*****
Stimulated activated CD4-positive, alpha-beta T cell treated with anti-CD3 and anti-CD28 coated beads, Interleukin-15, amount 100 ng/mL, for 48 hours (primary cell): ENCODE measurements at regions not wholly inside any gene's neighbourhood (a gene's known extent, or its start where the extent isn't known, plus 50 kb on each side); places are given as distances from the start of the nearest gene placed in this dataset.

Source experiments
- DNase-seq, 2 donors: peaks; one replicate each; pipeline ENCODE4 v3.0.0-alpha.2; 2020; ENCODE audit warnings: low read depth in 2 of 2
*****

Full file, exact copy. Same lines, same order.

Stimulated activated CD4-positive, alpha-beta T cell treated with anti-CD3 and anti-CD28 coated beads, Interleukin-15, amount 100 ng/mL, for 48 hours (primary cell): ENCODE measurements at regions not wholly inside any gene's neighbourhood (a gene's known extent, or its start where the extent isn't known, plus 50 kb on each side); places are given as distances from the start of the nearest gene placed in this dataset.

Source experiments
- DNase-seq, 2 donors: peaks; one replicate each; pipeline ENCODE4 v3.0.0-alpha.2; 2020; ENCODE audit warnings: low read depth in 2 of 2